The post office closure exercise has shown us that if Members of Parliament, the consumer bodies and large campaigns—even though people engage in them in the best hope and faith that they will change minds—cannot make these changes happen, this exercise has been on paper only; it has not been a proper consultation. There will be long-term consequences for the viability of rural communities, such as the villages of Kennerleigh, Newton St. Cyres and Plymtree in my constituency.

The other issue that I wish to raise is that of charity shops. I have several small market towns in my constituency, with populations of between 8,000 and 10,000. Shopkeepers in those towns are increasingly concerned about the number of charity shops. No one is saying that there should not be any charity shops —I have opened some—but I have received correspondence, which I have forwarded to the appropriate Minister, from the chamber of trade in Honiton about the balance that needs to be struck when planning applications are made. The question is how many charity shops can a small town accommodate before the regular traders start to feel disadvantaged? I know that there are trading standards rules on what charity shops can sell, but the traders have a point. I ask the Minister to consider the appropriate number of permissions granted for charity shops to trade in small towns before they start to undermine core businesses.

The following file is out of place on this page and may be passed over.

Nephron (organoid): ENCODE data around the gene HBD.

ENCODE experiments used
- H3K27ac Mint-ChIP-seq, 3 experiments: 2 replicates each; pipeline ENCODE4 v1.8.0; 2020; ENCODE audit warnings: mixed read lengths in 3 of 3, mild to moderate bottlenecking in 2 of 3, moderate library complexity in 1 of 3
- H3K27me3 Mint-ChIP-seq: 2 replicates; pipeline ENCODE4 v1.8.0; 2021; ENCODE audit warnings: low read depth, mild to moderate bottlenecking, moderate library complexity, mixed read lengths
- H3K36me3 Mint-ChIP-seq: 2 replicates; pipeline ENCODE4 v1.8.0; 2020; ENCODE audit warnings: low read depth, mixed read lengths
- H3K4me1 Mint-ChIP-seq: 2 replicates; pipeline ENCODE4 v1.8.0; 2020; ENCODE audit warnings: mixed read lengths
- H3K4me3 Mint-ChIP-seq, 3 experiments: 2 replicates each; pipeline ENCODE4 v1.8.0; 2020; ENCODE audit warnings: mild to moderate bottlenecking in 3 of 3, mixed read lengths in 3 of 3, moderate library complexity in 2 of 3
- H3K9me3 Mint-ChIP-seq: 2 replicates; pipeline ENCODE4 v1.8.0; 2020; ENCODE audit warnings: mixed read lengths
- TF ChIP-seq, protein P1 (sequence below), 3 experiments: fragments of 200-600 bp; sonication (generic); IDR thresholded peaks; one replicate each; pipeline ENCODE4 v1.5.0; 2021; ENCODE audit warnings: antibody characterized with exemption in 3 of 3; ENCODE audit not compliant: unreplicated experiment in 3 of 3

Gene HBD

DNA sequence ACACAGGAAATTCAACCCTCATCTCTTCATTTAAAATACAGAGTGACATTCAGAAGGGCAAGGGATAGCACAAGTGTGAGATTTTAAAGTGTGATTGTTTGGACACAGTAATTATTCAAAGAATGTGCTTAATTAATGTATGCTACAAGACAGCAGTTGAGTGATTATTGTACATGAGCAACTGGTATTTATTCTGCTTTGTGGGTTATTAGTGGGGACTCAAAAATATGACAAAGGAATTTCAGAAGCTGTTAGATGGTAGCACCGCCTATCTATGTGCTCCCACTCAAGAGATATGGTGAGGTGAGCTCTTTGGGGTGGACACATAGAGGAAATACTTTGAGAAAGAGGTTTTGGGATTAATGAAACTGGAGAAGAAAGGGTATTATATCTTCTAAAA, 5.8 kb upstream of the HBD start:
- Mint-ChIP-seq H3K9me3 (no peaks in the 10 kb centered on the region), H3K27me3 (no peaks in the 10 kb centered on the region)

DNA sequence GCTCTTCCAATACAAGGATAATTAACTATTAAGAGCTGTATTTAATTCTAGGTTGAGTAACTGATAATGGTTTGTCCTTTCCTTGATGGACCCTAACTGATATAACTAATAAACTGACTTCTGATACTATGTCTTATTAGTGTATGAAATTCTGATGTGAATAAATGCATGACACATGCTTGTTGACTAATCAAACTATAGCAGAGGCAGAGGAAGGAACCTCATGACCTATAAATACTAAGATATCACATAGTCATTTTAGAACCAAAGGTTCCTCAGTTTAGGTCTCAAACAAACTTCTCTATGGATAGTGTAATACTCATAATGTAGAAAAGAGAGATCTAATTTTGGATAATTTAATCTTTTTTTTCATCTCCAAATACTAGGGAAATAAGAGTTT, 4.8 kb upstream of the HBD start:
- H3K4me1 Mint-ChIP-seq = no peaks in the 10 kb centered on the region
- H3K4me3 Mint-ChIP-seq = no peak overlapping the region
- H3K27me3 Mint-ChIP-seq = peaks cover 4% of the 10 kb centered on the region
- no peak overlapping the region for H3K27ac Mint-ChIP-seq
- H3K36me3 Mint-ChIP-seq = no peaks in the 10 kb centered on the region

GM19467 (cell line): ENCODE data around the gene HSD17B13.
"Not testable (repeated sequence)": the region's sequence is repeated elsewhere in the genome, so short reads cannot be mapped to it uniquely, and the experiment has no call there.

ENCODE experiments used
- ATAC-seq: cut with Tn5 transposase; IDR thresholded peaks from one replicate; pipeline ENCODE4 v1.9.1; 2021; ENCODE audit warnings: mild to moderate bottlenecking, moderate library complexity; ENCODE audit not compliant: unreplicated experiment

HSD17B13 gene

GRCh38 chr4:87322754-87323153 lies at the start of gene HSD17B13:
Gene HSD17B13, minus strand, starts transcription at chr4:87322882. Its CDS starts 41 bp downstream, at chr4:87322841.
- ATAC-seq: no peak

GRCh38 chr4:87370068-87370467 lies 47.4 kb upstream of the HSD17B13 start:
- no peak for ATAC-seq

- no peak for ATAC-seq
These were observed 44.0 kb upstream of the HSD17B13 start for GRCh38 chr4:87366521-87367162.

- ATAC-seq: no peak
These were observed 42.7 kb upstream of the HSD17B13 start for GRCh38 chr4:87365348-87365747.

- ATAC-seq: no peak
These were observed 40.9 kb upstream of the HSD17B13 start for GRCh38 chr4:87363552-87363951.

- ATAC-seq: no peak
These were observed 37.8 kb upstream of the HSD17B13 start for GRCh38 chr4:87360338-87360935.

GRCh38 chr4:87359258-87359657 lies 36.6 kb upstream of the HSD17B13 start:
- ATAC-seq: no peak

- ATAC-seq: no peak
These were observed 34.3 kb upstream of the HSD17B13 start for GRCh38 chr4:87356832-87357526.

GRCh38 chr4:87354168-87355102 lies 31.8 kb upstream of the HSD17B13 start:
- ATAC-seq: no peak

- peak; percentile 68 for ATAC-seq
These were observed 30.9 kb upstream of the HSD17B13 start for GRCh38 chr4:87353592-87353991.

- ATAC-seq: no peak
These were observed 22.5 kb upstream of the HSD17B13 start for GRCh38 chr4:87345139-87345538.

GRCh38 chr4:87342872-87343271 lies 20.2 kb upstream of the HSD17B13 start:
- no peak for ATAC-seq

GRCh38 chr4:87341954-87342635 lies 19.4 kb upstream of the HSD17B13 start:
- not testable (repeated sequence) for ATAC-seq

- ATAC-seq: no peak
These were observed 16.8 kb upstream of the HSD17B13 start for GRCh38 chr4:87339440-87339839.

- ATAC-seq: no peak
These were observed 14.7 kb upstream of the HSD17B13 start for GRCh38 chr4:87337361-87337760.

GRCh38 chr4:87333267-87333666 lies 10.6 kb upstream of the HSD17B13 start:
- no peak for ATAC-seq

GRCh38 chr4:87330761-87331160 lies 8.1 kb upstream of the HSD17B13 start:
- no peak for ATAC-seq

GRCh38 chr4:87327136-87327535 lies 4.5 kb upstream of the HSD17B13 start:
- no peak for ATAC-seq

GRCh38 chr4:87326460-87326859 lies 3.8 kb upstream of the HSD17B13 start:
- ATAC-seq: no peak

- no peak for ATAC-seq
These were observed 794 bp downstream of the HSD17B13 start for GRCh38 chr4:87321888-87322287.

It would not be the end of term debate, as the right hon. Member for Leicester, East (Keith Vaz) said, if I did not invite all colleagues to visit my beautiful constituency during the long summer recess. Hon. Members have heard me talk about the beauty of my constituency before. It has two wonderful national parks nearby—Dartmoor and Exmoor—, and Devon has wonderful beaches both north and south—

Jeremy Corbyn (Islington, North) (Lab): How’s the weather?